Becoming a blood donor can lift your spirit, give a lot of satisfaction and that feeling of purpose in life, bring you into a state that some like to refer as ‘altruists high’ – most likely to do with increased level of dopamine. Besides, focusing on helping others rather then on yourself is known to help fight depressions, loneliness and anxieties. Sounds plausible, doesn’t it? Hey, and you can quickly loose approx a pound in weight, if that helps you to make up your mind. On top of it, there are some characters, that would love to promote you as a Bloody Superhero! And this is NOT reserved for Polish people exclusively. Would you like to know more? Drop us a line!
Q: What are you trying to achieve? What is the measure of polishblood campaign's success?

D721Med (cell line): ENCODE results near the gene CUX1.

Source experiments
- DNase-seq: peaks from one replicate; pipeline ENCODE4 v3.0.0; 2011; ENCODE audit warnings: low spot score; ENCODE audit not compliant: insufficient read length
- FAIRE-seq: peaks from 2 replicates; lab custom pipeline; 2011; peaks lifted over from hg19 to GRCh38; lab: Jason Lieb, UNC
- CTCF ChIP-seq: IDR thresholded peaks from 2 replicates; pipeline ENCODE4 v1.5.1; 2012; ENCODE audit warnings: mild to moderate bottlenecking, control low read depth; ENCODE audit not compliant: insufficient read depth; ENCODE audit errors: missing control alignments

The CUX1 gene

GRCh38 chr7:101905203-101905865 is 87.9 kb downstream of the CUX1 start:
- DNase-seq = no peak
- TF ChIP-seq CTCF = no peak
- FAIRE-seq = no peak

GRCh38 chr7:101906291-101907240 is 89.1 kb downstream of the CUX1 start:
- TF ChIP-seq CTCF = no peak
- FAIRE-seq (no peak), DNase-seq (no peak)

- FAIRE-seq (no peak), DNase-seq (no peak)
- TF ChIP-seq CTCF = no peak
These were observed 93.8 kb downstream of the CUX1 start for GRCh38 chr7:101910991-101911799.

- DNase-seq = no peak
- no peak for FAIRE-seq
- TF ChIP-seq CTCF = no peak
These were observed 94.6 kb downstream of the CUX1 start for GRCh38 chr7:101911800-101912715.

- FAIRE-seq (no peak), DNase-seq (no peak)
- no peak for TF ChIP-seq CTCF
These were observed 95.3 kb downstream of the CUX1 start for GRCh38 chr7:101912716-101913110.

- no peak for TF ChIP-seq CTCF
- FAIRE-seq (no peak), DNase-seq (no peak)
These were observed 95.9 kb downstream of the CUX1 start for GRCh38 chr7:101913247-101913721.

A: Introducing more people to the subject of blood donation. Hopefully encouraging some of them to give blood. We don’t have any fixed numbers in mind, however we experience loads of positive feedback. Hopefully from the future donors too.
Q: I've noticed your campaign poster. Isn't the motto "polishblood saves lives" a bit too pretentious?
A: Why? It’s a genuine statement: blood when donated does saves lives. Not exclusively Polish, obviously. However, we think we know where you’re coming from. It is designed to serve a precise purpose, which is narrowly targeting our community, challenging their mind set, making them more willing to join other donors and contribute by giving blood. We know well our culture, we know how we think …and we know how to deliver the message. At the same time we encourage others to take their own initiatives and join the good forces working hard towards making for the donated blood shortage a problem of the past.